First Solar announced it broke ground on its third manufacturing facility in Ohio with an investment of $680 million.
The new 3.3 gigawatt (GW) DC facility is scheduled to commence operations in the first half of 2023. The facility is expected to scale the company’s Northwest Ohio footprint to a total annual capacity of 6 GWDC.
“First Solar’s new factory in Ohio is a model of President Biden’s vision for keeping America competitive by investing in clean energy and creating good jobs,” said United States Secretary of Labor Marty Walsh. “First Solar is investing in its workers through skills training, competitive pay, and robust benefits.”
The facility is forecast to create over 700 permanent jobs in addition to the over 1,600 people that First Solar currently employs in Ohio.
First Solar has had a manufacturing presence in the state since it began commercial production at its original Perrysburg factory in 2002, when it produced 1.5 megawatts (MW)DC of modules and employed 150 people. Since then the company has invested over $2 billion in expanding its Ohio manufacturing presence.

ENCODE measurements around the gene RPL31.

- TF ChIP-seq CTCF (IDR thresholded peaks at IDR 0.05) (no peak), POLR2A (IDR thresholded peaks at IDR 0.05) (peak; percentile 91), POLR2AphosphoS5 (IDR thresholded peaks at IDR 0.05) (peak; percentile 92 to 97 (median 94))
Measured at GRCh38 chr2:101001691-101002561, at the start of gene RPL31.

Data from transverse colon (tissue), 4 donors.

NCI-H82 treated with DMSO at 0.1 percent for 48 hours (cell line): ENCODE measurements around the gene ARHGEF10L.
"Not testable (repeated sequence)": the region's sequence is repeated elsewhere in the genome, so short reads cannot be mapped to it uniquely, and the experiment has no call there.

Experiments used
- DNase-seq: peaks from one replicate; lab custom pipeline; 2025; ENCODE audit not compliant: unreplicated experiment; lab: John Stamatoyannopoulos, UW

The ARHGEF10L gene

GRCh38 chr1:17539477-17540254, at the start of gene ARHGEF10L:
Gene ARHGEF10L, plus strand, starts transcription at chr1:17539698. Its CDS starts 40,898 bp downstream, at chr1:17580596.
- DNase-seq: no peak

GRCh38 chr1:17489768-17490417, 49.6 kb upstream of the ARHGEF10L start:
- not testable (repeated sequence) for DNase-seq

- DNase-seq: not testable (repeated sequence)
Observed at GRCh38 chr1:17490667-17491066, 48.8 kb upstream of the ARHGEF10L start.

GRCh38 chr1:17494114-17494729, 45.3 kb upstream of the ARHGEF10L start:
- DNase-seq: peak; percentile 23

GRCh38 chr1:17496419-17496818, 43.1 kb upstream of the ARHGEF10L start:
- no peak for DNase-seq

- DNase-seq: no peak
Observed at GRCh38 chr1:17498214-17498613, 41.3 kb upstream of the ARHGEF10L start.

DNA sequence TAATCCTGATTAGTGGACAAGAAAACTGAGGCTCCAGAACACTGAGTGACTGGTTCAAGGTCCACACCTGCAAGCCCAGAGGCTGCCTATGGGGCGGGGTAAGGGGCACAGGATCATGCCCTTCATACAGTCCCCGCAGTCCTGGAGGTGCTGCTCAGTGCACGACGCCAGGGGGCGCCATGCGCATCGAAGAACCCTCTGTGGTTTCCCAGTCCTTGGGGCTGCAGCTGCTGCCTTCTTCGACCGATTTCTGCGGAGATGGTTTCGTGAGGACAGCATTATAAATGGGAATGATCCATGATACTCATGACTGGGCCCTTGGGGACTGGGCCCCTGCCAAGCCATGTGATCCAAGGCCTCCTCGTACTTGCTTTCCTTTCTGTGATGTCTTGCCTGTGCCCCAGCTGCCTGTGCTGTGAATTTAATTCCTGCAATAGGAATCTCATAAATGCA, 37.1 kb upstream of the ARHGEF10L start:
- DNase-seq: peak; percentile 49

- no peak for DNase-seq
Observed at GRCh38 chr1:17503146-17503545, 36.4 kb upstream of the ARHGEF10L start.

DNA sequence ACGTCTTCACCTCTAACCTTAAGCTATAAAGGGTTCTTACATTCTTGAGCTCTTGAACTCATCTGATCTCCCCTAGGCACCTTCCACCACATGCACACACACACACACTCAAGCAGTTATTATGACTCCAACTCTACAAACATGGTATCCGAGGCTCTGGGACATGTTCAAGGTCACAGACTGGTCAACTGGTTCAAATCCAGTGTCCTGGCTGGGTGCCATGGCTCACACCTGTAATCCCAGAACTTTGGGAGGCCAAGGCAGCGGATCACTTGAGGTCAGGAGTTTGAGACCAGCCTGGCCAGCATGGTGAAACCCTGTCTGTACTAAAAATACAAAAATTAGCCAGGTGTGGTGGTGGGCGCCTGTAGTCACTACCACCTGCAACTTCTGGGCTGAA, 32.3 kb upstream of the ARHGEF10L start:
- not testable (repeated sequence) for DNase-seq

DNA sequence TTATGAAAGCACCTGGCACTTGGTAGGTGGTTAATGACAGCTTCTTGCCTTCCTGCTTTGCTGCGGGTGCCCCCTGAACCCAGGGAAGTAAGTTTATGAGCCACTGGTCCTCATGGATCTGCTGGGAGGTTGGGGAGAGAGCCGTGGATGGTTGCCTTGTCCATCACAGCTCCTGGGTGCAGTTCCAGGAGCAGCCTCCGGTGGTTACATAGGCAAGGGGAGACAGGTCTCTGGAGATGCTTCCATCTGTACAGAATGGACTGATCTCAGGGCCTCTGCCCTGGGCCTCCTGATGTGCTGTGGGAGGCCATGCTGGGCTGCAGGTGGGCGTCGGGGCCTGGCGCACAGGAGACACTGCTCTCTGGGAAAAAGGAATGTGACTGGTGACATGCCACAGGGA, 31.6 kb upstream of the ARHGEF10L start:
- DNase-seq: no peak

First Solar produces its thin film PV modules using an integrated, continuous process under one roof and does not rely on Chinese c-Si supply chains. The company’s eco-efficient module technology, which uses its proprietary Cadmium Telluride (CadTel) semiconductor, has the lowest carbon and water footprints of any PV module available today.
The facility will be one of the most advanced of its kind in the solar industry, allowing First Solar to produce an anticipated average of one module roughly every 2.75 seconds across its three-factory Ohio footprint once it achieves its full production capacity.
The facility will combine highly skilled workers with Industry 4.0 architecture, machine-to-machine communication, artificial intelligence, and Internet of Things connectivity to produce a higher degree of automation, precision, and continuous improvement.
“We’re leading the efforts to revitalize American solar manufacturing and secure critical clean energy supply chains because reliable access to competitive, efficient solar panels is essential to our country’s future. Solar panels are the next crude oil, and we cannot be beholden to adversarial nations for our supply,” said Mark Widmar, chief executive officer, First Solar.
The 1.8 million square foot facility is expected to produce an enhanced thin film PV module for the utility-scale solar market in the US, which is anticipated to have a higher efficiency and wattage in a larger form factor.
The new facility will be constructed by Rudolph Libbe, and is expected to create 500 construction jobs for union tradespeople in Northwest Ohio over the next 18 months.